Why Are Right-Wingers So Crazy in Love with Israel?

It’s much more than evangelical Christians hoping for the rapture.

January 14, 2013  |  

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Ever since word leaked that Chuck Hagel would be nominated for Secretary of Defense, Senate Republicans have launched a non-stop attack against their former colleague from Nebraska. It’s not just neoconservatives. The assault comes from across the ranks of the GOP. The charge that first dominated the headlines and is still, in many quarters, the loudest: Hagel is “anti-Israel.”

To call the evidence for this charge thin is an understatement. In the Senate Hagel went on record with the same pro-Israel sentiments expected of every senator: “The United States will remain committed to defending Israel. Our relationship with Israel is a special and historic one,” he said.

TheL.A. Times notes that he put American money where his mouth was, “voting repeatedly to provide [Israel] with military aid.” He supported an Israeli-Palestinian peace as long as it did not compromise Israel’s security or its Jewish identity — a crucial demand for most Israelis.

So what are his alleged “anti-Israel” crimes?

  1. He suggested that Israel should negotiate directly with Hamas — which in fact Israel is already doing, since it’s obvious that no peace agreement can endure and keep Israel secure unless Hamas signs on to it.

  1. When Hagel affirmed America’s enduring support for Israel, he added that “it need not and cannot be at the expense of our Arab and Muslim relationships.” In other words, he wants an even-handed policy that puts American interests first.

  1. In an interview Hagel once said that, as a senator, he did put U.S. interests first: “The Jewish lobby intimidates a lot of people [on Capitol Hill]. … I support Israel, but my first interest is I take an oath of office to the Constitution of the United States.” The interviewer, the State Department’s long-time (and Jewish) Mideast expert Aaron David Miller, said that Hagel was merely stating “a fact: the pro-Israeli community or lobby has a powerful voice. … To deny that is simply to be completely out of touch with reality.” Miller called the attempts to paint Hagel as anti-Semitic “shameful and scurrilous.”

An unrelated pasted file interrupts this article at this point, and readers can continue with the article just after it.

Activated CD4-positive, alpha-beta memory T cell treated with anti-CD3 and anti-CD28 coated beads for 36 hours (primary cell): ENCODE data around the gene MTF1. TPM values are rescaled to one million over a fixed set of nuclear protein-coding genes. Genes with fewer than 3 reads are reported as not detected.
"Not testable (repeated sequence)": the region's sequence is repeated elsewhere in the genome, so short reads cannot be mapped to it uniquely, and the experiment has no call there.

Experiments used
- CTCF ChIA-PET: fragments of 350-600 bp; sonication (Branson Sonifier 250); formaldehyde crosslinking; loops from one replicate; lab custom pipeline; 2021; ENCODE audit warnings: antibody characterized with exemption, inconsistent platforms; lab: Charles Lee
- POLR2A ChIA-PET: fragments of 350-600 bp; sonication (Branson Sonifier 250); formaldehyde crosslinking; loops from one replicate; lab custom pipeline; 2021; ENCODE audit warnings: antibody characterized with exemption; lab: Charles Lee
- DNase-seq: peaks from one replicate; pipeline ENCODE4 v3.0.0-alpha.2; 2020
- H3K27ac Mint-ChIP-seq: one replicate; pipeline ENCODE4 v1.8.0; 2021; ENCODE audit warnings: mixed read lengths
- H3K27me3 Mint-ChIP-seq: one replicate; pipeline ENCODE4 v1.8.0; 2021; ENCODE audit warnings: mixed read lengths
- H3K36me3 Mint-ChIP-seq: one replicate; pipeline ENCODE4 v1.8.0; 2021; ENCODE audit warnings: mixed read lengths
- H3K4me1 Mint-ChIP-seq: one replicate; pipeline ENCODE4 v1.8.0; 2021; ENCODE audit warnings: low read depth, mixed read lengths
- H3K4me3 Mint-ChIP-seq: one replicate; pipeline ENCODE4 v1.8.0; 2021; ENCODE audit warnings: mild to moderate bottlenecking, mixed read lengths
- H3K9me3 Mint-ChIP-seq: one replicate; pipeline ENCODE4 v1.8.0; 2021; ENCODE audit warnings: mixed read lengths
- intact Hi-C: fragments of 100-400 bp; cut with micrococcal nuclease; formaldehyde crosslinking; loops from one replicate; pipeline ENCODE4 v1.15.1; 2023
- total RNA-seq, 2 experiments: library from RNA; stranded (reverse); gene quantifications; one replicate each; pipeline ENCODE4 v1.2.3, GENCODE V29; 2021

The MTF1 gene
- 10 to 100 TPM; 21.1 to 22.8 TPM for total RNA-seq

To sum up the charge, Hagel has shown that when it comes to the Israel-Palestine issue he faces the facts, takes a reasonable view, and as Secretary of Defense would put his own country’s interest first.

To his critics, that’s simply unacceptable. Like most supporters of the Israeli government, they treat even the slightest hint of criticism as if it were a mortal attack on Israel itself. The slightest deviation from their “Israel can do no wrong” agenda evokes howls of condemnation.

Who are these American devotees of (right-wing) Israel? Here is the one place Hagel can be faulted. His widely cited comment about the power of “the Jewish lobby” suggests that Jews are to blame for keeping U.S. Mideast policy so blatantly one-sided all these years. Hagel later apologized, saying that he really meant the “pro-Israel lobby.” But the mistaken stereotype persists that Jews control U.S. Mideast policy.

In fact, what American Jews do is debate vigorously among themselves about Israel and U.S. policy. There are multiple Jewish “pro-Israel” lobbies promoting quite different views. A spokesman for one of those lobbies, J Street, rightly says that by now “the center of the community is exactly where Sen. Hagel is on issues relating to Israel.” And J Street has recent polling data to prove it.

Maybe that’s one big reason AIPAC (the American-Israel Public Affairs Committee), the Anti-Defamation League, and other old-guard Jewish groups that typically support Israel, right-wing and wrong, are so far remaining silent on the Hagel nomination. Maybe they’re finally recognizing the truth that Peter Beinart and so many others are revealing: Those big-name organizations are run by aging conservatives who are out of step with the rest of American Jewry. Few serious observers credit their claim to speak for the Jewish community as a whole. As their credibility fades, so does their political power.